A nonprofit organization can be engaged in a commercial activity to which the PIPEDA would apply. For example, the sale of a fundraising list by a charity can trigger the application of PIPEDA with respect to that particular transaction. PIPEDA would not apply to a provincially funded hospital. Hospitals are beyond the constitutional scope of PIPEDA as their core activities are not commercial in nature. Charging for a private room would not bring a hospital within the scope of PIPEDA because the transaction is part of the hospital’s core activities, i.e. providing accommodation).
From these comments we can conclude that some activities carried on by a charity or nonprofit organization may be considered to be commercial in nature to which PIPEDA will apply. However, the comments also suggest that not every exchange for consideration will be considered a commercial activity for purposes of PIPEDA, where, according to Industry Canada, the transaction is part of the organization’s core noncommercial activities. The sale of fundraising lists is not core to any inherently charitable activity; such a sale is specifically addressed and included in the definition of “commercial activity”. In other cases, the question may be more difficult to assess.
Limited guidance on definition
In response to numerous enquiries, the Office of the Privacy Commissioner of Canada has issued a Fact Sheet on the application of PIPEDA to charitable and nonprofit organizations (http://www.privcom.gc.ca/fs-fi/02_05_d_19_e.asp, last updated March 31, 2004). Although that Fact Sheet confirms that nonprofit status does not automatically exempt an organization from the application of the Act, the guidance it provides relating to the meaning of “commercial activities” to which PIPEDA will apply is limited. The Fact Sheet states in part:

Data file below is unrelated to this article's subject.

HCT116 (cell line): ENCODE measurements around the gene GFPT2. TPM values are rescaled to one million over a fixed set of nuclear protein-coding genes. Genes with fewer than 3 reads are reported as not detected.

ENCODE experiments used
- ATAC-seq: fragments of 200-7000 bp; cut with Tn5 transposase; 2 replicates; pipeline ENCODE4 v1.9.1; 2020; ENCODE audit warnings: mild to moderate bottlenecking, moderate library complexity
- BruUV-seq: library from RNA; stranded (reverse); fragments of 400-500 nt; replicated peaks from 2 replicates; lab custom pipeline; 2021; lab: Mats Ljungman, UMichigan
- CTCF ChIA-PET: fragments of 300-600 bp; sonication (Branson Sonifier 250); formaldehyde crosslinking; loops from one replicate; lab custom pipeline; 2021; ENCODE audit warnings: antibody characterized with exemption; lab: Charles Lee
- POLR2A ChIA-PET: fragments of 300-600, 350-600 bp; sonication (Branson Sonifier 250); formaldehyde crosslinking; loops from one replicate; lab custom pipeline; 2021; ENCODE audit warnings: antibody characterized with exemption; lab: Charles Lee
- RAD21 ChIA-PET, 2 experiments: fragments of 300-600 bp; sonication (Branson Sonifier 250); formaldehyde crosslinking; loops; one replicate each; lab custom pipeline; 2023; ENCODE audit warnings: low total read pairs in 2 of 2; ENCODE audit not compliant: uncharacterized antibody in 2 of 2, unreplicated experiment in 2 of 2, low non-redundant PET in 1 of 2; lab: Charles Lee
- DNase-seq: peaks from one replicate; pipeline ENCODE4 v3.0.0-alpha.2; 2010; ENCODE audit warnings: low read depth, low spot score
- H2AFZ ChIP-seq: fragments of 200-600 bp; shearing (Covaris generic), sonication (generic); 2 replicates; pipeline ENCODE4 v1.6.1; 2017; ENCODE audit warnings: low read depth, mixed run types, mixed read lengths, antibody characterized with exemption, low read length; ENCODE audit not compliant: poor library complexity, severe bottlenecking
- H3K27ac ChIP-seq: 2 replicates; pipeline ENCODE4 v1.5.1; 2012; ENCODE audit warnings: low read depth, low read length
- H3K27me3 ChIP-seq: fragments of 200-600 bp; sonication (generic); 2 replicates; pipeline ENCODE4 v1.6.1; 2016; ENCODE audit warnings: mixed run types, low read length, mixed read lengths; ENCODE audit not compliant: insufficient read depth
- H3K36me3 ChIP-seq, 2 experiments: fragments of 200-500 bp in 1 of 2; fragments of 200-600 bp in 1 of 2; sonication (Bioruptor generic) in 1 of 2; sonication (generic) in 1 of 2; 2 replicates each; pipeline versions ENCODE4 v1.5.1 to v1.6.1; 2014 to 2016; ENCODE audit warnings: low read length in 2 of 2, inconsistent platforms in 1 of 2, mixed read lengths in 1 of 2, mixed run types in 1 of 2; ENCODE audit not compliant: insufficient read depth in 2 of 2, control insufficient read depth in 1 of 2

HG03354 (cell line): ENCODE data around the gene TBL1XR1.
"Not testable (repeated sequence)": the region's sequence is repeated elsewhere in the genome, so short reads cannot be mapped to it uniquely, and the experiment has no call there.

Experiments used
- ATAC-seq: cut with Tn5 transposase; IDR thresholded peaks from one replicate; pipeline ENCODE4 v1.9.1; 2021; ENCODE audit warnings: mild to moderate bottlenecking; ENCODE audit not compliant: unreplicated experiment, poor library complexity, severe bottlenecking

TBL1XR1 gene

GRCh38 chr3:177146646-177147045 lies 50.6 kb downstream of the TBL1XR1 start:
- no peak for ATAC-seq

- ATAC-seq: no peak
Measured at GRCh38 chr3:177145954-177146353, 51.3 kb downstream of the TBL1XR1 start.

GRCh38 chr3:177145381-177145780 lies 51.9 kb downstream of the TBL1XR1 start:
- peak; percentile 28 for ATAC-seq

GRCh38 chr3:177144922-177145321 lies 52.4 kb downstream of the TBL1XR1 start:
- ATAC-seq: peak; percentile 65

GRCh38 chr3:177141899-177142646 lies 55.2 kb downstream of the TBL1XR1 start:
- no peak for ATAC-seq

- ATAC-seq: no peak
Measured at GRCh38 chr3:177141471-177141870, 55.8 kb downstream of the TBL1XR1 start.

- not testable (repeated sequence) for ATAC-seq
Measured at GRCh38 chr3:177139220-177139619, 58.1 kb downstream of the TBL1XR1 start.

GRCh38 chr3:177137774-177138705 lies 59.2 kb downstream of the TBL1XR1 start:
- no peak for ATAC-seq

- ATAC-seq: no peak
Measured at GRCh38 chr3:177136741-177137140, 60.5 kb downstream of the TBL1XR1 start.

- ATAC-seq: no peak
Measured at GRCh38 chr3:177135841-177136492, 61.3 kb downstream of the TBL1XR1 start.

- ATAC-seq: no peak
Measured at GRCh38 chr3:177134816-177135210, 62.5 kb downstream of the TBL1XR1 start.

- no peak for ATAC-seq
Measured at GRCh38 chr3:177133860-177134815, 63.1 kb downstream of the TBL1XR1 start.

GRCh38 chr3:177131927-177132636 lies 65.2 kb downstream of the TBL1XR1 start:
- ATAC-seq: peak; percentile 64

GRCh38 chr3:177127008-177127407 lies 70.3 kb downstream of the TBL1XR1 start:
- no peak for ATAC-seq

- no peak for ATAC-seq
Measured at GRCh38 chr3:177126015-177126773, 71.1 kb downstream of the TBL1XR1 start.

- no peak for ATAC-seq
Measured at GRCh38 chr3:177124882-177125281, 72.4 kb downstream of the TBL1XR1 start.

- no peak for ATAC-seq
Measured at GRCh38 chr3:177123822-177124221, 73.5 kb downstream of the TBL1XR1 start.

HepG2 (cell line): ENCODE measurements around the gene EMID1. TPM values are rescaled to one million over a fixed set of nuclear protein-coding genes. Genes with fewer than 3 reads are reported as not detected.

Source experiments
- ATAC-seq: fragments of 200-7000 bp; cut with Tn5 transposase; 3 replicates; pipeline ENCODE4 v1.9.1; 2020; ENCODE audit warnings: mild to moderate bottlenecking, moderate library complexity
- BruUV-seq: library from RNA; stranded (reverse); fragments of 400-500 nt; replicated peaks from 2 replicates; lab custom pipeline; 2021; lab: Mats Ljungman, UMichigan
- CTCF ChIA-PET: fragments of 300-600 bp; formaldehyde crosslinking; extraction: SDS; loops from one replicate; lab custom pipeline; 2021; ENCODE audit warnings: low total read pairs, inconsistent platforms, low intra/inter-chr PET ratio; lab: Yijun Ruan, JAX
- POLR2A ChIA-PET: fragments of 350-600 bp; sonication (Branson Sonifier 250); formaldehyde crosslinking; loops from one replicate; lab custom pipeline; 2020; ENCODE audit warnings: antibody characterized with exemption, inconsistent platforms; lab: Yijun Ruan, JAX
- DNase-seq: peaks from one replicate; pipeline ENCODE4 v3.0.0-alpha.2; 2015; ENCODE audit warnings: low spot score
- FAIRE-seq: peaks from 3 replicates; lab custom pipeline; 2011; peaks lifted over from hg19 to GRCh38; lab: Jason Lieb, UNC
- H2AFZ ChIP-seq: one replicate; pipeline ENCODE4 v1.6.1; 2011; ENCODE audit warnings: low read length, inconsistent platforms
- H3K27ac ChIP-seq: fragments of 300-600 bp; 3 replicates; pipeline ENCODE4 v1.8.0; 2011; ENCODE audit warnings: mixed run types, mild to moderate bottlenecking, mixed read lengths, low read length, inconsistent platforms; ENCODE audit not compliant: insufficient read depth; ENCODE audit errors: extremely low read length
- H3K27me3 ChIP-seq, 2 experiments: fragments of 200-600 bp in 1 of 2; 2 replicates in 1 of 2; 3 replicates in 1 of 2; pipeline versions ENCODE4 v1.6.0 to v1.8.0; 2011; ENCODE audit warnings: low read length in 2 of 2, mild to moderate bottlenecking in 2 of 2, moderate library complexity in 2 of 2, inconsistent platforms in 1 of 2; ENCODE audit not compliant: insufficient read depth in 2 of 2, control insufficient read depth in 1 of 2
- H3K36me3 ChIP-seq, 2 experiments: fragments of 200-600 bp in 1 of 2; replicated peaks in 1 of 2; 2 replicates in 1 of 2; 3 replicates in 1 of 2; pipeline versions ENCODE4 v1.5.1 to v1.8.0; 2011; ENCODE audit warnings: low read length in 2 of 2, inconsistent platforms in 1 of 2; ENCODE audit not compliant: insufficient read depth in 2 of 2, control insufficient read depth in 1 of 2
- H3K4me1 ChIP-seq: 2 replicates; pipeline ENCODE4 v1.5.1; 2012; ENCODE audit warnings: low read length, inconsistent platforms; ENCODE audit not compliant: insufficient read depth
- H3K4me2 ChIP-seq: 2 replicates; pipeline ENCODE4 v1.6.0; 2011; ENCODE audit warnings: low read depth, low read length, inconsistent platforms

Most nonprofits are not subject to the Act because they do not engage in commercial activities. This is typically the case with most charities, minor hockey associations, clubs, community groups and advocacy organizations. Collecting membership fees, organizing club activities, compiling a list of members’ names and addresses, and mailing out newsletters are not considered commercial activities. Similarly, fundraising is not a commercial activity. However some clubs, for example many golf clubs and athletic clubs, may be engaged in commercial activities which are subject to the Act.